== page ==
Waking up at 7:18am this morning after a reportedly good night's sleep (thanks to my Sleep Cycle app), I did my usual sweep of twitter, RSS, email etc. I feel guilty when I see my Google Reader exceed 1000 unread posts, but alas this morning it was looking that way... time to get reading.
And then a lovely little post plopped on screen discussing the real-time web... and how it doesn't work.
I like most love the access to the wealth of information on the web. As a student who grew up in the realisation of the web's capabilities, I was privy to the guidelines of how to shop for 'good' information. This was, however, before iPhones, Twitter, Facebook... After re-learning how to navigate the information you WANT to read as opposed to sifting through the dross you don't, it was fairly interesting that from one evening to the next morning, I had over 1000 snippets and clips to work through to feed my guilt.... 1000?
Sure, if you pick up a paper, there are articles that you glide over without a moment's consideration - its made for the breadth of the country - and we sure as hell differ on our opinions and interests. But to have honed an information feed that ticks all my boxes and to have that amount of information to sift through with my morning earl grey tea seemed a little absurd.
This is why the article caught my specific attention. We can be online and find the most up-to-date, ground breaking news via...... word. of. mouth ?????
OK - so its not actual spoken word, and its not a game of Chinese whispers either. It is, however, real-time. A tweet flies in on your tweet deck reporting that a building in down-town Vancouver has just caught fire sending the surrounding blocks into mass panic and littering the streets with fire trucks and police (this is not real!). Try and find that same news stream on BBC / CNN / Sky News 24 and its not there? We forget how spoilt we now are in our information and news saturated channels that we assume that the organisations actually 'reporting' this stuff need a bit of human-time to process, write, gather and publish. We've become impatient.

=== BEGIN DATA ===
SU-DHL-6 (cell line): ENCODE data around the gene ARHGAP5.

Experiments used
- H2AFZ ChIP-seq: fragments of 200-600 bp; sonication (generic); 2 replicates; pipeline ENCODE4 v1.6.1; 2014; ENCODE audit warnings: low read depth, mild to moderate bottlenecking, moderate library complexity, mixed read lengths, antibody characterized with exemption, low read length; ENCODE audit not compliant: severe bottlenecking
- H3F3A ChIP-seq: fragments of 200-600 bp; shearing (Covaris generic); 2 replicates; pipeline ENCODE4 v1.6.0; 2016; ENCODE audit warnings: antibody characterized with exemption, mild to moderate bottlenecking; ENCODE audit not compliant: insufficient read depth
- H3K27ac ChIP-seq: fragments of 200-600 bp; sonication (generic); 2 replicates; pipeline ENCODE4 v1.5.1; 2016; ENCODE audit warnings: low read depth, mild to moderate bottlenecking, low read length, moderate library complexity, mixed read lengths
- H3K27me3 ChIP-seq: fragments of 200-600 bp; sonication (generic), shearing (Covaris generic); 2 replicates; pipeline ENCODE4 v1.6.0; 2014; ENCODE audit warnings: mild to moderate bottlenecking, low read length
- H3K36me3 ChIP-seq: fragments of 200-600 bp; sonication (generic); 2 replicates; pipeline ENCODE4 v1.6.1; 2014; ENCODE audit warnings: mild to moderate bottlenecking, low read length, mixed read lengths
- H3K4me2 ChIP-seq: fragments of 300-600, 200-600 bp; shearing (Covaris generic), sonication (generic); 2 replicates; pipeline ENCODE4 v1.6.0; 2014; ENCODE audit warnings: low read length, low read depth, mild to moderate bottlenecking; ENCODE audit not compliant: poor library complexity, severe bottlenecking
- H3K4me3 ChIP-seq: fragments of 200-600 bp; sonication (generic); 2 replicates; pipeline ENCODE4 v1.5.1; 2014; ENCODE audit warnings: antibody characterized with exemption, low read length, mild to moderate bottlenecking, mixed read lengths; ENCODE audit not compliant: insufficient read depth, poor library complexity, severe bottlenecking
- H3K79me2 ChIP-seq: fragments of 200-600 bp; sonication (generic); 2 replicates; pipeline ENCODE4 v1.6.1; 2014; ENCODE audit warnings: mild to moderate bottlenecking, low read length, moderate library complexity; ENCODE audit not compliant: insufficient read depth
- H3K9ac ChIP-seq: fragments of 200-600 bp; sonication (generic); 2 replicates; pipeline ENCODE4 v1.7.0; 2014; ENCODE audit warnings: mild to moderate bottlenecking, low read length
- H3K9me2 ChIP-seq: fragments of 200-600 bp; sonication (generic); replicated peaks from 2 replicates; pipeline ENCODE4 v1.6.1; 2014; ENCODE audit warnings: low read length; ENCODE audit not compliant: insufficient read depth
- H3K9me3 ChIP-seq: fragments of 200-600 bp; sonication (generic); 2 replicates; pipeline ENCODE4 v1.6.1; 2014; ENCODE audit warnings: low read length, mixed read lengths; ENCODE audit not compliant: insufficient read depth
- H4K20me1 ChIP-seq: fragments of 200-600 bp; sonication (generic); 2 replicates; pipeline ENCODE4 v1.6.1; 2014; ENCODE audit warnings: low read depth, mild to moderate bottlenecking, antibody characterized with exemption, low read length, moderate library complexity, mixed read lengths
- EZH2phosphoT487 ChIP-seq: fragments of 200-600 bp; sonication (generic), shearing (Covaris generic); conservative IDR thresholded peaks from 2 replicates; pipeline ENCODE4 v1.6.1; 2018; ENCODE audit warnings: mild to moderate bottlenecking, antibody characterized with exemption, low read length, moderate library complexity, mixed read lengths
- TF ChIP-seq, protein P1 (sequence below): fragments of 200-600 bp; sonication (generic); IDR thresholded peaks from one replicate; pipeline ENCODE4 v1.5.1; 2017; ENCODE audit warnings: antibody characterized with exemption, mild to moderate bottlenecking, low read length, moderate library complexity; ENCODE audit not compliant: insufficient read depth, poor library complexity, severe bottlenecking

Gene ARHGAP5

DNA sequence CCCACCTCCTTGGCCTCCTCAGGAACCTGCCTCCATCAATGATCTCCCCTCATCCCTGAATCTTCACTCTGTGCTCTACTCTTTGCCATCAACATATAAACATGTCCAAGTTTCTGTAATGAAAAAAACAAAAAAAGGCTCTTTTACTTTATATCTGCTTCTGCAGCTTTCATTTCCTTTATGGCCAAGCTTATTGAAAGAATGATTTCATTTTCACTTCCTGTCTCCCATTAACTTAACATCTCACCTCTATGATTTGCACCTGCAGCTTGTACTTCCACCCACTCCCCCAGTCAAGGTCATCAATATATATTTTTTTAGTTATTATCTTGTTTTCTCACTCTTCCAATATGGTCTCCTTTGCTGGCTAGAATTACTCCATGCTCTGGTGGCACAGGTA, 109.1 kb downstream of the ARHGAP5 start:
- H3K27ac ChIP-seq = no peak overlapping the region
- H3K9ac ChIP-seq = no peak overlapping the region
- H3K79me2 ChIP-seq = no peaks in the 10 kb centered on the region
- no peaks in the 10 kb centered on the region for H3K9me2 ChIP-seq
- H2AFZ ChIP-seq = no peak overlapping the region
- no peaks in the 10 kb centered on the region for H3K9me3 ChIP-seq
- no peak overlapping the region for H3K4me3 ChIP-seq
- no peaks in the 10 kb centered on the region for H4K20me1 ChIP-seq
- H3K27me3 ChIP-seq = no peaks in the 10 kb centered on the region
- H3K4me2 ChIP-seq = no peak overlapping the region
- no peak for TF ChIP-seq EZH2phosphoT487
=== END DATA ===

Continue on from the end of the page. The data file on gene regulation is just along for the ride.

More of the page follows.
Are we allowed to be impatient? Is it not more exciting to consider a world without the slow press, where we can feed one another information as it breaks, at the drop of a hat, and watch the story unfold as more information is available through the power of real-time communications?
One one hand, I love this idea. I'm hellishly impatient - behind the wheel, queuing, fitness, dieting... but then again - what if I had woken at 8:18am, missed another hour's worth of posts and feeds, and the once 'breaking' news story of a couple of hours ago has become lost in the midst of more morning musings and happenings... well, then I get to indulge in my still loved printed press. Opinionated, colourful, tactile and full of other lovely things like crosswords, recipes, travel offers and stories that we would have completely missed had we been channelled purely to our own media lists.
I think I may have somewhat solved my own guilt in missing a few RSS feeds. I shall hence boil the kettle again for another earl grey tea (and possibly a digestive or two since I am off for a run thereafter), make my way through a few more posts and then mark the rest as read. If I get time later, I might revisit them. Although by then there will be a whole new sparkling list for me to magpie my way through.
In short - yes - we all have a certain responsibility to stay abreast of news, developments, opinions and events that effect us in our work and daily lives, but don't let it guilt trip you into thinking you must consume it all. I'm a big believer in luck - if I'm meant to read it then so be it. The others... ah well I'm sure someone at work will be on top of it!
Catch me on Twitter - pricetta / Marketing Buzz